Does The Size Of Your Image Equal The Size Of Your Debt?

31 03 2008

Our society has a perception complex. We are raised to judge and compare ourselves against others and our perceptions of other people become our own reality. We are trained from an early age in this regard. In school it didn’t matter if I got a “C” on a project as long as it was in line with the other students in class. Even on a set scale where everyone knows that an “A” is the best, we judge ourselves against our peers, not the scale. It only mattered that I was considered as smart or smarter than the other kids in the class.

By no means do I consider myself to be smart, but the fact that I am a clean cut, in shape, nerdy looking guy, who can carry a conversation on just about any topic, has really helped me out in life. My image allows other people to come up with their own realities of who I am, and I have found that for the most part, people consider me to be a mature young guy with a good head on his shoulders, though if you read young and frugal you already knew that (I kid). And for the most part I work at my image because I want people to walk away feeling that way about me.

Whether we like it or not, image is important in our society, and our society sees the things we appear to possess as extensions of who we are. Our friend who drives the BMW must be rich, and the guy down the street who drives a ’95 Civic with 225k miles on it must be poor (eww!).

Notice how I used the phrase “appear to possess,” I say this because if I’m leasing or I have financed a 3 series is it really mine? If it’s paid off like the ’95 Civic then of course it is, otherwise…? I don’t know, can you claim half a BMW?

All of this perception is human nature. As kids, we know that rich people drive nice cars, live in nice houses, and watch huge HDTV’s. As we grow up, and learn about money and responsibility we learn that just because we appear to possess these items doesn’t mean we are rich.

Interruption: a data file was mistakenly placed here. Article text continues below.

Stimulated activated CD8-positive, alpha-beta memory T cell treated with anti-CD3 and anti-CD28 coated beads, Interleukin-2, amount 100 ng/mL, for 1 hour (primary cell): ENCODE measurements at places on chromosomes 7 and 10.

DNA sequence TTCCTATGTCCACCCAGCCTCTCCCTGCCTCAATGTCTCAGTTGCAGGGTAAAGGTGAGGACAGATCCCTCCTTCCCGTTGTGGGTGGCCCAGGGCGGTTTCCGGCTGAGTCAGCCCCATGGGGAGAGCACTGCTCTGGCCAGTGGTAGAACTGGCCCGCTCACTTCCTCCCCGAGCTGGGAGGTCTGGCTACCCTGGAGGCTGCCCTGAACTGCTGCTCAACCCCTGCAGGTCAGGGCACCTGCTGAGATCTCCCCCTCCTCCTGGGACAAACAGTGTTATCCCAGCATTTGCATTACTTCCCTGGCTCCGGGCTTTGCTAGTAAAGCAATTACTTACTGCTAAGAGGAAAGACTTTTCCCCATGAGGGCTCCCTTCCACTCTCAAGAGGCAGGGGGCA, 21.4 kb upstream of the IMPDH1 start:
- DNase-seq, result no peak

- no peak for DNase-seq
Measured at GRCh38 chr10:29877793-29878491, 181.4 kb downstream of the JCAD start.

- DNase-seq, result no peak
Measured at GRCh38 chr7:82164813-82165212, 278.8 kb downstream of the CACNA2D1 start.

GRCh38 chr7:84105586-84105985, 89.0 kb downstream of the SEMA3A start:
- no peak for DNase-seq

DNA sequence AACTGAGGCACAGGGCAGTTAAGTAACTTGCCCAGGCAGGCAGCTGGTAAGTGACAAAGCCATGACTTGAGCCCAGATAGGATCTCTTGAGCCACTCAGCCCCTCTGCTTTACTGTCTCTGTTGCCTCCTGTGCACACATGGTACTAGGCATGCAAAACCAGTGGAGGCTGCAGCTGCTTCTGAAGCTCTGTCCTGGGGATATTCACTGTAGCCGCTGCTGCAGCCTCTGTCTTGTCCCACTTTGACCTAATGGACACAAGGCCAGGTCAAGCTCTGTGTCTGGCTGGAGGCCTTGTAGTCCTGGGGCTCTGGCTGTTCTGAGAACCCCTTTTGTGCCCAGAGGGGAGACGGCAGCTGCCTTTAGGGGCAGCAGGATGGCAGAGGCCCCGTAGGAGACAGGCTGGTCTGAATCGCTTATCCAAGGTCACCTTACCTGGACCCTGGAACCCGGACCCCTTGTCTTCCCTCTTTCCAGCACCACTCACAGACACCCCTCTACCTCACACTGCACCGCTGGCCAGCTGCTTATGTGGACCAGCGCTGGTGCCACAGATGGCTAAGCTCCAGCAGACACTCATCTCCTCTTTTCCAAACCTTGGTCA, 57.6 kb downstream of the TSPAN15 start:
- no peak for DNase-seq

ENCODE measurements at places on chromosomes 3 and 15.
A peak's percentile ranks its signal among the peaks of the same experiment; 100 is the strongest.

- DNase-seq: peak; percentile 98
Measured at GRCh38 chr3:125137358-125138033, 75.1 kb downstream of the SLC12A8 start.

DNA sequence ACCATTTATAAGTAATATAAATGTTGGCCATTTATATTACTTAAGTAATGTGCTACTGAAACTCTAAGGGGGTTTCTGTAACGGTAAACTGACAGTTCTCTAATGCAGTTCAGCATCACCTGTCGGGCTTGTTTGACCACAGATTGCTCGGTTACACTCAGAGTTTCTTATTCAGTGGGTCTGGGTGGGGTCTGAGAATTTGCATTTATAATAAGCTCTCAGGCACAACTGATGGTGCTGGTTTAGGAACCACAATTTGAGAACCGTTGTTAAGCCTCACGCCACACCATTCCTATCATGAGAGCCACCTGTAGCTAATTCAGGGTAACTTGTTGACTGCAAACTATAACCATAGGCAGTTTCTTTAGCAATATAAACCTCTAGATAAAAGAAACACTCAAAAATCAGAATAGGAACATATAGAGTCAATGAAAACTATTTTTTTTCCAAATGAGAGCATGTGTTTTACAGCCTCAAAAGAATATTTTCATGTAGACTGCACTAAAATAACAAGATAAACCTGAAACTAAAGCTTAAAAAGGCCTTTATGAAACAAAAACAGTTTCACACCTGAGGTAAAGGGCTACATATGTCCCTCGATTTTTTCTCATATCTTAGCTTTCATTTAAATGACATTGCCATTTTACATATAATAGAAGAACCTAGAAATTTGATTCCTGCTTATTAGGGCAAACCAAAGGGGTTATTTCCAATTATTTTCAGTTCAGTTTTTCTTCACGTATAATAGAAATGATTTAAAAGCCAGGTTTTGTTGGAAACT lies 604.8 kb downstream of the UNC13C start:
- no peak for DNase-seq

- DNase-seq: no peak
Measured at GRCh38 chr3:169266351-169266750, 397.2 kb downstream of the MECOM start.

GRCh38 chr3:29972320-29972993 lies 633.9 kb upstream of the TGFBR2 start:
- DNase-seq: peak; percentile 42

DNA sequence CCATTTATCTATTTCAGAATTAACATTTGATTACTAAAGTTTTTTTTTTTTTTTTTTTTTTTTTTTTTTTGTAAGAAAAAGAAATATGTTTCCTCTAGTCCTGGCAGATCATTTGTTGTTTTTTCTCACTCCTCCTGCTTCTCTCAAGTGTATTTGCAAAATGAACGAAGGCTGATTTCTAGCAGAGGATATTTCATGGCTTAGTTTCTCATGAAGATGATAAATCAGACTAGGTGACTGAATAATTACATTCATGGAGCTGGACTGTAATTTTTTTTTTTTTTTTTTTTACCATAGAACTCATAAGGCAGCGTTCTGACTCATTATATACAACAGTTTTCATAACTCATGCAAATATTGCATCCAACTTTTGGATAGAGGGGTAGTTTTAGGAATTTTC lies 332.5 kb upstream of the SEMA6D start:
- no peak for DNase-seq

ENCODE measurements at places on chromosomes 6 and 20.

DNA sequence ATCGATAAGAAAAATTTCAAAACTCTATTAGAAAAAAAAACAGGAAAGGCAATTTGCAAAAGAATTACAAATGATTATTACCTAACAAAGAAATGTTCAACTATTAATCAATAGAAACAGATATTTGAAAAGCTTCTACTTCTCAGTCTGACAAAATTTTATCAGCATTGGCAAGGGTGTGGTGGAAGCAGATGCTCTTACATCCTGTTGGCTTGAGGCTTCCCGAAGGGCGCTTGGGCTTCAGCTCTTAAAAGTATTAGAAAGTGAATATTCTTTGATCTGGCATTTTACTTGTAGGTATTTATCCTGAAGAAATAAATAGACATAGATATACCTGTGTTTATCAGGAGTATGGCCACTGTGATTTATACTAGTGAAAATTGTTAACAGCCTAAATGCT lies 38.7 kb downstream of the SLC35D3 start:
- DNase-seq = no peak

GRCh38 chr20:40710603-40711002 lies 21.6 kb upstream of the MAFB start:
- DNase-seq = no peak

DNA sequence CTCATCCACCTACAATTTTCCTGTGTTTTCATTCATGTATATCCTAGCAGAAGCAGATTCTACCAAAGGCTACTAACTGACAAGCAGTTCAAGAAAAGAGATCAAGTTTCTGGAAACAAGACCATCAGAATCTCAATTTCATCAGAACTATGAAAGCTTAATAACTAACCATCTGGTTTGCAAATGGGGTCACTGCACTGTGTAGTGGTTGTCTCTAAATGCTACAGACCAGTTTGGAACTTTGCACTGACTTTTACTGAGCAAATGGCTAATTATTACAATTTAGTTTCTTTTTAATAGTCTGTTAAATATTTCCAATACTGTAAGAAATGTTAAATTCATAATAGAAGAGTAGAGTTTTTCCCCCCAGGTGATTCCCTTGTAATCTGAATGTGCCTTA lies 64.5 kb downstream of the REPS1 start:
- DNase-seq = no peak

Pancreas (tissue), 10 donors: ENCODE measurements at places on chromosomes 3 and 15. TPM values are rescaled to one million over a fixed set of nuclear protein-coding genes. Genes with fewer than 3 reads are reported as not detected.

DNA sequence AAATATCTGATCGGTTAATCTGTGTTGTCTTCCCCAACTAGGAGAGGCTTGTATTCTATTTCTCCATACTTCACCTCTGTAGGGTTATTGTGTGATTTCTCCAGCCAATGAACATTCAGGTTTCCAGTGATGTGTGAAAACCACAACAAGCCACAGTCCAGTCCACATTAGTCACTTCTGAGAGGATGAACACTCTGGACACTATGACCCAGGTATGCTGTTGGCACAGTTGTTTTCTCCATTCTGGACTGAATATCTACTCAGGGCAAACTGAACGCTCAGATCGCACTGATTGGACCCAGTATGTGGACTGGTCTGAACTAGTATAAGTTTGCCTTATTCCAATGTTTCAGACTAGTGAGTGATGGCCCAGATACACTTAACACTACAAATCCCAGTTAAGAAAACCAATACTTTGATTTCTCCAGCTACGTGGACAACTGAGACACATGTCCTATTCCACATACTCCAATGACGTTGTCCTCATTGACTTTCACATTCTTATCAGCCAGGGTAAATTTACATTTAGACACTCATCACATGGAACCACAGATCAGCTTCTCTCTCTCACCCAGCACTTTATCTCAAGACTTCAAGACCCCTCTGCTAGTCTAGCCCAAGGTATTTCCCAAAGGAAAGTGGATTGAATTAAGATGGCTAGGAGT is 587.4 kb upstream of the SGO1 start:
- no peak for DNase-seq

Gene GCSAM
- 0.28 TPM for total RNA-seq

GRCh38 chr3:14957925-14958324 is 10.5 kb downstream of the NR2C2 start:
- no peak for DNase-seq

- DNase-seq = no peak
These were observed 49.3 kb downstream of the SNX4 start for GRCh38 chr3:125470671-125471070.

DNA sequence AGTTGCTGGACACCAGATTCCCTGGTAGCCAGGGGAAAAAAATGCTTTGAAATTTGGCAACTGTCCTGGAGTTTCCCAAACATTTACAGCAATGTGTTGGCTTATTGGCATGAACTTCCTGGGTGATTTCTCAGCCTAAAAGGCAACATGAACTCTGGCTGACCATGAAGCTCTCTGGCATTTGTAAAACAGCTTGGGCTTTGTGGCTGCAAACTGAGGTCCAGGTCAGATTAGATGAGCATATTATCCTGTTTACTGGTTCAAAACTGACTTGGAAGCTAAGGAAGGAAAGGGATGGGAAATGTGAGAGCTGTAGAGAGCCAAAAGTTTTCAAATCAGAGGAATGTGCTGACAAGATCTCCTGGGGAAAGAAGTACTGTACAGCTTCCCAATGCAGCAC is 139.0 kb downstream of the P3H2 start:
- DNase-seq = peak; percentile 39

Mary and I listened to NPR on the way home from work today and we heard an interview with Moby. Moby grew up very poor, and he and his mother were on welfare and food stamps until he was 18. He knows and understands the merits of frugality, and that perception isn’t everything. He said on the radio today that earning a great deal of money hasn’t changed him and that he still shops at the same grocery store and does his laundry at the same laundromat. He says he still even has a little 13 inch TV.

When talking about his spending habits and his TV, Moby said “will watching Family Guy on a 42 or 50 inch TV make it funnier?” This practically stopped me dead in my tracks. For months I’ve been salivating over flat panel TV’s that I can’t really rationalize purchasing, but I always end up salivating and coming back around to wanting one. Mary and I even went shopping with her mother for one yesterday. I have had my dream home theater in my head for months (with a mac mini at the helm), and this one prompt by Moby made me question my motivations. Yes, Family Guy is hilarious, but A TV won’t make it funnier because it’s bigger, nor would Davidson have beaten Kansas had I watched in HD.

Why do I feel compelled to make such a big purchase? I could definitely put $1500 to better use somewhere else like an IRA/401(k) or paying down our car loan even faster.

I really can’t come up with a good reason as to why I want a new TV. We have two 20″ TV’s and they both work perfectly. Plus, I don’t really watch TV anymore! Yet, for some reason I want one that is newer/better.

Maybe I feel that our new and incredibly nice house is an extension of us and the TV is an an extension of the house that makes it that much nicer. Maybe I want people to perceive that we have made it, when we drive in our nice and practical new car to our nice new house and watch Nightly Business Report our big new LCD. But at the end of the day image is only as deep as the debt you (can) get yourself into.